Encyclopedia Britannica will switch to an all-digital format, bringing its 244-year printing history to a close, as reported on USENET newsgroups.
It’s time to concentrate on expanding coverage for digital consumers rather than continuing to print the heavy, relatively expensive volumes, said the Chicago-based company that makes the reference books.
Founded in Edinburgh in 1768, the Encyclopaedia Britannica has since published some 3.7 trillion words en route to becoming the gold standard of reference works anywhere English is spoken. Sales peaked at 120,000 sets in 1990, but the onset of the internet – and a little thing called Wikipedia – led to a protracted decline in sales, which bottomed out at 8,000 copies of the 2010 edition, the last to be printed. Part of the problem was the cost – at $1,400 a series, cheaper alternatives stole some of the encyclopedia’s market. As such, for $70, anyone can purchase access to the encyclopedia’s full online edition.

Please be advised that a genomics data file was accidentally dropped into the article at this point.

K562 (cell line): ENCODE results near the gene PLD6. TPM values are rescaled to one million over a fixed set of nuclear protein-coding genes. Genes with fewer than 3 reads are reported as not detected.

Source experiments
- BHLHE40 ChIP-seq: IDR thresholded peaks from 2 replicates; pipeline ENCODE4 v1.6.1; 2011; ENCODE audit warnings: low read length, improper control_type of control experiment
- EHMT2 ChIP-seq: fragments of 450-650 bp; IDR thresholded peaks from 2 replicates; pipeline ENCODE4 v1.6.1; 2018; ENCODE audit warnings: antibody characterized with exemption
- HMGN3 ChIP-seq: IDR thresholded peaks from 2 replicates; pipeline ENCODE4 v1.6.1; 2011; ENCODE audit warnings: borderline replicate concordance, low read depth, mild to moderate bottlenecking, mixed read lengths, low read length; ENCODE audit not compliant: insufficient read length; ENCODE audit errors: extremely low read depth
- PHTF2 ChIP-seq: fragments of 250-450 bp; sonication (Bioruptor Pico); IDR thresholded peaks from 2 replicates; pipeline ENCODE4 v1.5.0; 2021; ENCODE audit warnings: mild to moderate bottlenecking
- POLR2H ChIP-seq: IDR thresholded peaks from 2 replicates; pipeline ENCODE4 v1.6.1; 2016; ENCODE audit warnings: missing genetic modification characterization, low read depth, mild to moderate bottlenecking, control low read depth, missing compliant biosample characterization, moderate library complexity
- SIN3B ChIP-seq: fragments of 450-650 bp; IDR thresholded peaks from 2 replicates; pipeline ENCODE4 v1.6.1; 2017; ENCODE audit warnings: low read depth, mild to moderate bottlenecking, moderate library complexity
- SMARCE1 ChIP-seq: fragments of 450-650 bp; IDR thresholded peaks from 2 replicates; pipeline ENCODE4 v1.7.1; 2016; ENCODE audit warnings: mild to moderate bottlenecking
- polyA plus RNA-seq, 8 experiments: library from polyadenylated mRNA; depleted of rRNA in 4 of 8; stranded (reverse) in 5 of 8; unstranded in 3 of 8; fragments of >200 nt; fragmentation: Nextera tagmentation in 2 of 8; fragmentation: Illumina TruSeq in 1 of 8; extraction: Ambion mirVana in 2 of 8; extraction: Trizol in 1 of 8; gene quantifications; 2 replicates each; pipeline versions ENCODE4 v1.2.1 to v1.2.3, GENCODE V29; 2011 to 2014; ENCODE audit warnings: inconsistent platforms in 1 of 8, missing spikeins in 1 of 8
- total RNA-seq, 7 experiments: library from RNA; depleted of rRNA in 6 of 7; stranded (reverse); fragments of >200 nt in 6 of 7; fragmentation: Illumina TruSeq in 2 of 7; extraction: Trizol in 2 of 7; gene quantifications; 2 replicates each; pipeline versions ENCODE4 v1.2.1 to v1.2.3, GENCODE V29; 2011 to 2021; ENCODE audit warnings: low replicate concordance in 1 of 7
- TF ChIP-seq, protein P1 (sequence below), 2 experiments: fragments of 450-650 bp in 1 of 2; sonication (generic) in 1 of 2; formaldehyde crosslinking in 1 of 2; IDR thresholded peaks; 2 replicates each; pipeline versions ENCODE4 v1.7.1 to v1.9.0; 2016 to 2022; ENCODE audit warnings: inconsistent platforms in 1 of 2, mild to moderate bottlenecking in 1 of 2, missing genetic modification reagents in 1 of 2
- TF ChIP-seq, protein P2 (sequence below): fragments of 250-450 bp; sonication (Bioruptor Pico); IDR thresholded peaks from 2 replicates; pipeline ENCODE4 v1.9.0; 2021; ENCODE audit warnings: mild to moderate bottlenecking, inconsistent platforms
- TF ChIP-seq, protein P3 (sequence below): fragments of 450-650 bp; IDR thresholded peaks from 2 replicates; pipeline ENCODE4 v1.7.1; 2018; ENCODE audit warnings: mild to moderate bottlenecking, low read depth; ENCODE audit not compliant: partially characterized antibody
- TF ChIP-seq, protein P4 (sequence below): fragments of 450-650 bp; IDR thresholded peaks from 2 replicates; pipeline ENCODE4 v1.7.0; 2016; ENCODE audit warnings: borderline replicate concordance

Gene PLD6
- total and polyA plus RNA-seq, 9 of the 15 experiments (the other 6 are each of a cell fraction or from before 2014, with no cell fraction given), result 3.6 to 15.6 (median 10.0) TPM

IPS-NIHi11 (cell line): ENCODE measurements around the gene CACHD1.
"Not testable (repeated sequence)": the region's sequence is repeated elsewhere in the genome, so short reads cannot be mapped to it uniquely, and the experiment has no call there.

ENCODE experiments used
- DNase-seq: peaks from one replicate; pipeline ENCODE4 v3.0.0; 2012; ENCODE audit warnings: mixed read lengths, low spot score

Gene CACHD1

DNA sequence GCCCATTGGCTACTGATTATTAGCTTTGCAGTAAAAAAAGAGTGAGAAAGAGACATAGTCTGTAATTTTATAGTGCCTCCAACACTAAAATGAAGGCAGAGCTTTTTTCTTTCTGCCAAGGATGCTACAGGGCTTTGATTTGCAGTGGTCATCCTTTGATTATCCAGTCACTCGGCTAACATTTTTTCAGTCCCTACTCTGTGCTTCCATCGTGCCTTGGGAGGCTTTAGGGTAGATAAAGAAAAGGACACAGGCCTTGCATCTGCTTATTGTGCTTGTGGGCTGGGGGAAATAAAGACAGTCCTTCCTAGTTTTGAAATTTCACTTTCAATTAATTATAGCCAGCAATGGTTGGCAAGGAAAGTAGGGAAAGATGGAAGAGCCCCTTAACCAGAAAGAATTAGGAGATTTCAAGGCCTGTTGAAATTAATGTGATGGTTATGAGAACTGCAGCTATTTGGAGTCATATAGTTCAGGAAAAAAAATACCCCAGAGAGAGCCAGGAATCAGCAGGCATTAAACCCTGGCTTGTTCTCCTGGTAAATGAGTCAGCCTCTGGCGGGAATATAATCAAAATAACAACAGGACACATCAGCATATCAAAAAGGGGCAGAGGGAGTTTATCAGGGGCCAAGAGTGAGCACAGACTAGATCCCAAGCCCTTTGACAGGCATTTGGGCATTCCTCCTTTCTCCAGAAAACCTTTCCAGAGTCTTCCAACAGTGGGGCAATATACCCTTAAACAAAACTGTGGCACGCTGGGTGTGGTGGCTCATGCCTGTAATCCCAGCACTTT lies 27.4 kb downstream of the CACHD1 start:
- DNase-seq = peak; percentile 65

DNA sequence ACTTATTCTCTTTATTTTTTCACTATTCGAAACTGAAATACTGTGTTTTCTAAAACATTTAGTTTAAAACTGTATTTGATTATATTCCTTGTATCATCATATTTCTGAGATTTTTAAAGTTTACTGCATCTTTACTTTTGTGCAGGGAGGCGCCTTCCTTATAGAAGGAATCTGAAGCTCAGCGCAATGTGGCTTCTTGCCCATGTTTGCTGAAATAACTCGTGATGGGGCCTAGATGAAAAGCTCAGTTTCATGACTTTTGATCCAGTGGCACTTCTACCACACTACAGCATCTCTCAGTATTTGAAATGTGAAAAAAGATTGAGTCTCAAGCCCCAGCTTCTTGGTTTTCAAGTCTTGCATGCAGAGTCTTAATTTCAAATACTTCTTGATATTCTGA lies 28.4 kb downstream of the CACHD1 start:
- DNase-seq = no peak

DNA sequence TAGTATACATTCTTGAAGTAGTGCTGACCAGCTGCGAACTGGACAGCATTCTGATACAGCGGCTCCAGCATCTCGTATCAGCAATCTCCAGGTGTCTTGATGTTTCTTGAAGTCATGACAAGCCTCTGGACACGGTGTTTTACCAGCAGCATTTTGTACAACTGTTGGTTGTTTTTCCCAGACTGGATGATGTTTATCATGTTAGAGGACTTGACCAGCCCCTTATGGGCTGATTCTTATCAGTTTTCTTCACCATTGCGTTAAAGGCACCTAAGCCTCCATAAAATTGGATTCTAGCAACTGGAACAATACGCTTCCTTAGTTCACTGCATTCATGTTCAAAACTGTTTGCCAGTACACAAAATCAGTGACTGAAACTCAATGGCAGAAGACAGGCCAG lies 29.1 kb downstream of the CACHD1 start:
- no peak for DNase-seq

The final print edition is the 2010 volume. The 32-volume set weighs 129 pounds and goes for $1,395.
Encyclopedia Britannica has been dealing with a decline in revenue from its published volumes and now relies mostly on its educational line of products. It also earns on its website subscribers, which pay each $70 per year for total access to its database and mobile apps.
With so much content available for free online, mainly from its encyclopedic rival Wikipedia, Encyclopedia Britannica has to persuade its customers that its information is error-free and more trustworthy.